The ESAs have clarified that, under Article 5 and 6 of the Taxonomy Regulation, the supervisory expectation for disclosures during the interim period is that financial market participants should provide an explicit quantification, through the numerical disclosure of the percentage, of the extent to which investments underlying the financial product are taxonomy-aligned.
In addition, while estimates should not be used, where information is not readily available from investee companies’ public disclosures, financial market participants may rely on equivalent information on taxonomy-alignment obtained directly from investee companies or from third party providers.
ASIC has commenced surveillance into the marketing of managed funds, to identify the use of misleading performance and risk representations in promotional material. ASIC is concerned that, in the current highly volatile and low-yield environment, consumers seeking reliable or high returns are being misled about the performance and risks of the funds they are investing in.
Promoters of managed funds should ensure they are familiar with the principles and guidance set out in ASIC’s Regulatory Guide 234, including:
- Marketing must give balanced messages about returns, features, benefits and significant risks.
- Risk disclosure needs to be clear and prominent.
- The safety, reliability or security of an investment should not be overstated.
- Comparisons with other products or benchmarks must be appropriate and reasonable.
- Any reliance on past performance must explain that it is not indicative of future performance.
- Care must be taken with the use of images, graphs and tables to ensure they are not confusing or misleading.
- The physical limitations of a medium is no excuse for misleading marketing.
The Securities and Exchange Commission has proposed rule amendments that would require a domestic or foreign registrant to include certain climate-related information in its registration statements and periodic reports, such as on Form 10-K, including:
- Climate-related risks and their actual or likely material impacts on the registrant’s business, strategy, and outlook;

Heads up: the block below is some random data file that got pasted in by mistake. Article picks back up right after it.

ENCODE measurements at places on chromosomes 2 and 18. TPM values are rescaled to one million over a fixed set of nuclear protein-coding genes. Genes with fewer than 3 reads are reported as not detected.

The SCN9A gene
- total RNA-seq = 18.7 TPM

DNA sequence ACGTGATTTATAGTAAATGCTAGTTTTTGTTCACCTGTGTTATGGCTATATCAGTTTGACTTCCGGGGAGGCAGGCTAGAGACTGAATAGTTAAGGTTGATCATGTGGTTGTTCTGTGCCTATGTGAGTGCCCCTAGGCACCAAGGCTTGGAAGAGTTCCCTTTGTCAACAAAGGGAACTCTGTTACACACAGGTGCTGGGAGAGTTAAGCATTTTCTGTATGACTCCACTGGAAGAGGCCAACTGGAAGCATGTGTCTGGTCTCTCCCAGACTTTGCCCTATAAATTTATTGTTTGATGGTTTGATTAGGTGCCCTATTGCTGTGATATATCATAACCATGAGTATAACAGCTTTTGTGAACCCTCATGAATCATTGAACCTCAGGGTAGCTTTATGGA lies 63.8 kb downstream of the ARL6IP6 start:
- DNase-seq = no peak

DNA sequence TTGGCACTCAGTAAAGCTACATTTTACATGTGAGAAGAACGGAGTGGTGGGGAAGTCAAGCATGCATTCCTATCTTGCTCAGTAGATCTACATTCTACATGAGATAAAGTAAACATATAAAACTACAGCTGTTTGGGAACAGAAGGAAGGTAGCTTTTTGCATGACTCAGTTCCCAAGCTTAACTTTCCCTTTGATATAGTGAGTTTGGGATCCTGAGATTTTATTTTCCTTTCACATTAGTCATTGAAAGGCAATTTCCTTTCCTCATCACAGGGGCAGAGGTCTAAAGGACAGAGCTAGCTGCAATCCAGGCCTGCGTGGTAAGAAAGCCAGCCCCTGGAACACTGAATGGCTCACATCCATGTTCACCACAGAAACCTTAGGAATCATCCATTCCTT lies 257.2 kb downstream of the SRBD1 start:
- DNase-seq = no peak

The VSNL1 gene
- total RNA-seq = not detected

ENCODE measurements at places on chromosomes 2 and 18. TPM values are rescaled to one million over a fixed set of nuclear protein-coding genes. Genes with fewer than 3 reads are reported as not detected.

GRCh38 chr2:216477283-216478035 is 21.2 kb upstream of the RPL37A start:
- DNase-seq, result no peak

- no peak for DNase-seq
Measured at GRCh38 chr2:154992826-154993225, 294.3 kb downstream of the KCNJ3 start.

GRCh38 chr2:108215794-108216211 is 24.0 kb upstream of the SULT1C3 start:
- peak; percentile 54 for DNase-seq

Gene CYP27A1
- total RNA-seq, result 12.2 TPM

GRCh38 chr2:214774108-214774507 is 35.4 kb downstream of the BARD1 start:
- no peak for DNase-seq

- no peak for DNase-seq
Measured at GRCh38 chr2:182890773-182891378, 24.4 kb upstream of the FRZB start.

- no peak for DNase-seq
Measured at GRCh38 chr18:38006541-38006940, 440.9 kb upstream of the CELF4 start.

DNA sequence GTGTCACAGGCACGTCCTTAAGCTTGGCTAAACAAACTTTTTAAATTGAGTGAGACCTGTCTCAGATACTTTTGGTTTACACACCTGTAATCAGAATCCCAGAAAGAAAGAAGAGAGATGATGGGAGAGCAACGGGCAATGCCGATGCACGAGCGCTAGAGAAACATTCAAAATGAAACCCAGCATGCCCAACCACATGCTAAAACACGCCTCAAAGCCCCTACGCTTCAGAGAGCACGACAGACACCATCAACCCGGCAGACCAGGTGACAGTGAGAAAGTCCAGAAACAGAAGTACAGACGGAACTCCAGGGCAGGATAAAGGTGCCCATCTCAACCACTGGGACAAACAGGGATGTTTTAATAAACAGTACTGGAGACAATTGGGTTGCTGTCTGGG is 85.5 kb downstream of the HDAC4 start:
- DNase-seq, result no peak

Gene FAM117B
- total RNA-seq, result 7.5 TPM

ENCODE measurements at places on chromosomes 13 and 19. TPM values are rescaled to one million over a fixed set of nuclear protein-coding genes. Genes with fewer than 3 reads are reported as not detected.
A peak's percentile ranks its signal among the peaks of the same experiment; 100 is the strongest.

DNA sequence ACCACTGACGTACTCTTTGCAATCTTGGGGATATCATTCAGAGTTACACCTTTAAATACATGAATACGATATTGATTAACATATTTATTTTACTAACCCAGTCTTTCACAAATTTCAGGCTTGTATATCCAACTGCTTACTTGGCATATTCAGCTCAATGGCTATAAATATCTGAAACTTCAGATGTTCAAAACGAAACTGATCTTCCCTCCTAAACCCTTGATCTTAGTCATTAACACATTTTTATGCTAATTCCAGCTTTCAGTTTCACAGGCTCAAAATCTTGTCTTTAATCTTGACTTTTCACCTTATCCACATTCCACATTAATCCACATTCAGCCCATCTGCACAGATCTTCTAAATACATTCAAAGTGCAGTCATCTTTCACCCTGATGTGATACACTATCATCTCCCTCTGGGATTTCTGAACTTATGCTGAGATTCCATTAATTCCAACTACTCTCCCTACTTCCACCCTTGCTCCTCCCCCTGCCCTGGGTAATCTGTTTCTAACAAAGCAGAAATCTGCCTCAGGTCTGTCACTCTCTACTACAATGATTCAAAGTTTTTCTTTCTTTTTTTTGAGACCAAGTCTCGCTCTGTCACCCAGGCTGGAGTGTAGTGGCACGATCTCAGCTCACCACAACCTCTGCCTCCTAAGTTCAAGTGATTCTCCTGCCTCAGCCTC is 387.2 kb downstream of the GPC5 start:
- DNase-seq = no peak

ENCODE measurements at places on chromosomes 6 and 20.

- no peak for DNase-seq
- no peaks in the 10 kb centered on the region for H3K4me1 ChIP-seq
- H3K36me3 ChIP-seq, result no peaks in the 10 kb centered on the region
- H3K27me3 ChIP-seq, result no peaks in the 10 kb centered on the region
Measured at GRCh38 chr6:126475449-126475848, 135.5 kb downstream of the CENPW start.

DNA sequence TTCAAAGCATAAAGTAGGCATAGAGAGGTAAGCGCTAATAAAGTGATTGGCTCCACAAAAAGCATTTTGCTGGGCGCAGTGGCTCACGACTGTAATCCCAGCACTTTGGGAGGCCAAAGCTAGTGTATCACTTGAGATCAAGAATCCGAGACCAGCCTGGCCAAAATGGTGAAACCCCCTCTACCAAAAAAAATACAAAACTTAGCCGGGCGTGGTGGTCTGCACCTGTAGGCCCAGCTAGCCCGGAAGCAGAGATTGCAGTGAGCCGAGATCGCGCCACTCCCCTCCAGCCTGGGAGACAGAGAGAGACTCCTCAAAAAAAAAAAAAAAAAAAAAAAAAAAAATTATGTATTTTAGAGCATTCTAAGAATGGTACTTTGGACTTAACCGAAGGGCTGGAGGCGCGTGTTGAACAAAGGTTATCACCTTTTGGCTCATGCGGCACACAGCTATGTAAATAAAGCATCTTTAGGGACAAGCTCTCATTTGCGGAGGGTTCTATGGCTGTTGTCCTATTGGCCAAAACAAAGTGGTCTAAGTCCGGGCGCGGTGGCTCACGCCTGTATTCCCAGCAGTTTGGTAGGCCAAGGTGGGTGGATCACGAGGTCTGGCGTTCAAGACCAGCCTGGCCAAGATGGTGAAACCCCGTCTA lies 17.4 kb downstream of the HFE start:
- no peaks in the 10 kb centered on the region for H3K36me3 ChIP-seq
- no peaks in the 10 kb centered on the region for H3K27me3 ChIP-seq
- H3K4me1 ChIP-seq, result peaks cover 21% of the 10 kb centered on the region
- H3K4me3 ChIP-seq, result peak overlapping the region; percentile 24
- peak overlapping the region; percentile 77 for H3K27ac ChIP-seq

- The registrant’s governance of climate-related risks and relevant risk management processes;
- The registrant’s greenhouse gas (“GHG”) emissions, which, for accelerated and large accelerated filers and with respect to certain emissions, would be subject to assurance;
- Certain climate-related financial statement metrics and related disclosures in a note to its audited financial statements; and
- Information about climate-related targets and goals, and transition plan, if any.
Commission adopts Delegated Regulation amending PRIIPs KID Delegated Regulation and related Delegated Regulation concerning extension of transitional arrangements
On 17 March 2022, the European Commission adopted a Delegated Regulation amending the regulatory technical standards (RTS) laid down in Delegated Regulation (EU) 2017/653 (otherwise known as the PRIIPs KID Delegated Regulation) as regards the extension of the transitional arrangement laid down in Article 14(2) of that Regulation and amending the RTS laid down in Delegated Regulation (EU) 2021/2268 as regards the date of application of that Regulation.
The Delegated Regulation extends the transitional arrangements under Commission Delegated Regulation (EU) 2021/22683 that are consistent with the extended transitional arrangements in Article 32 of the Regulation on packaged retail and insurance-based investment productions (Regulation on PRIIPs). It allows manufacturers of PRIIPs that offer investment funds as the only underlying investment options, or alongside other investment options, to continue using, for the purposes of drawing PRIIPs key information documents, key investor information documents drawn up in accordance with Articles 78 to 81 of the UCITS IV Directive in respect of such funds until 31 December 2022.